Impact on Calibration

ECU calibration comprises data acquisition of intermediate calculated variables, co-processing or analysis of critical parametrics, and tuning of calibration constants either on a dynamometer or in-vehicle. In today's powertrain MCUs, where RAM and flash are easily accessible, the calibration process is essentially non-obtrusive.

But with high-speed on-chip memory and the removal of the external address and data signals altogether, calibration issues may impact both the SW/HW developer and the calibrator. Depending upon the method used for acquiring variables and updating constants, there can be a range of impacts on MCU overhead. The developer must trade-off options which provide an increasing level of acquisition and tuning capability, but with an impact of a reduction in performance and features.

Figure 1 illustrates at a high level view the automotive development process steps for a mechatronic-based system. This diagram identifies the three major sub-systems being developed and the associated steps encountered in each sub-system's development. The diagram is also useful in demonstrating the expansiveness and complexity of the automotive development process, and how different skills and organizations are involved. Requirements are initially extracted from the vehicle level to powertrain needs, then to electronic hardware, and finally to module software. As the design sub-systems come together into prototypes, they are then qualified and calibrated to verify conformance with the initial requirements.

Figure 2 illustrates the timeline and steps associated with a typical powertrain program. Across the program timeline the design content evolves to become more complete as the developers and tools change.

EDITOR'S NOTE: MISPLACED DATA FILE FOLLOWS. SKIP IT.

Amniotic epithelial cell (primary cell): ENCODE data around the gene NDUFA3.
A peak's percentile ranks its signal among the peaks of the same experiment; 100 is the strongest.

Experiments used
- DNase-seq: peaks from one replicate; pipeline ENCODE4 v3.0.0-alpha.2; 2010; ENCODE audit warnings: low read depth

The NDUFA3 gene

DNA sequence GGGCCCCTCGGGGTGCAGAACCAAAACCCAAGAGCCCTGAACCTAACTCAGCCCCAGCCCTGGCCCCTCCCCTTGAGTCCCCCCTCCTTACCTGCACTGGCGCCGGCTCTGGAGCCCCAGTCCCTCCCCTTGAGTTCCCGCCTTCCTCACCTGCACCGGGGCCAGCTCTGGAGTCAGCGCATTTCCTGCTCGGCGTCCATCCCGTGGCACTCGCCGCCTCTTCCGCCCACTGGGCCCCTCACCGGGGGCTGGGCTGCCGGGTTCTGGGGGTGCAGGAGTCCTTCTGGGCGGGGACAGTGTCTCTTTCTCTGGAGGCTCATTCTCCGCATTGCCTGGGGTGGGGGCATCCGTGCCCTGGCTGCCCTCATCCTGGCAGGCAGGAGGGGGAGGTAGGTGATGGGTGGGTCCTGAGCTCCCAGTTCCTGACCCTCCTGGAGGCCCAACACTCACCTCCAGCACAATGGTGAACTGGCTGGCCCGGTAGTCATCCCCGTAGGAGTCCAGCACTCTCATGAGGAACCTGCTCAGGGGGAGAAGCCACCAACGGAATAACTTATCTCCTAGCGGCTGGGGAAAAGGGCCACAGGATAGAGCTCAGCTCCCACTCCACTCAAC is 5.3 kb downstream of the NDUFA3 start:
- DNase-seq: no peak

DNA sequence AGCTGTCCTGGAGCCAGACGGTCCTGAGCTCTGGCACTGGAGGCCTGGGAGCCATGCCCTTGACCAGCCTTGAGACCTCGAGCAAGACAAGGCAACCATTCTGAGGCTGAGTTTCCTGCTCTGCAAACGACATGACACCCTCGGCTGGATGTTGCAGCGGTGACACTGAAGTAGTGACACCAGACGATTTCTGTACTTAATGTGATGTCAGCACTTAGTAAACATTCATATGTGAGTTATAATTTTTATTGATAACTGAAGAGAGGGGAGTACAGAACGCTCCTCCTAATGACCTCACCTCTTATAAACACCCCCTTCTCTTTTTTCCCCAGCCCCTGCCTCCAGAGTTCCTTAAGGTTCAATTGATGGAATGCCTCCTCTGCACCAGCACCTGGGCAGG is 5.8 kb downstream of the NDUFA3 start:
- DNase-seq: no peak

Automotive developers have certain needs of their development tools in order to accomplish their jobs. For logic analysis the basic needs are:

  1. To access program trace information with acceptable impact to the system under test. The developer needs to be able to interrogate and correlate program flow to real world interactions
  2. To retrieve information on how data flows through the system with acceptable impact to the system under test, and to understand what system resource(s) are creating and accessing data
  3. To assess whether system SW is meeting the required performance with acceptable impact to the system under test

For run control the basic needs are:

  1. To query and modify all register and memory locations
  2. To support breakpoint features in debuggers, either as HW or SW breakpoints depending on the architecture

Note that the capability for run control, logic analysis and memory overlay or substitution comprise what is traditionally known as processor or in-circuit emulation.

For calibration the basic needs are:

  1. To be able to positionally (crank shaft synchronous) acquire data relating to calibration factors as they are being used or modified during high speed transient events with acceptable impact to the system under test.
  2. To acquire time synchronous data relating to calibration factors with minimal impact to the system under test
  3. To coherently modify table(s) of calibration data in real time while the ECU is running the vehicle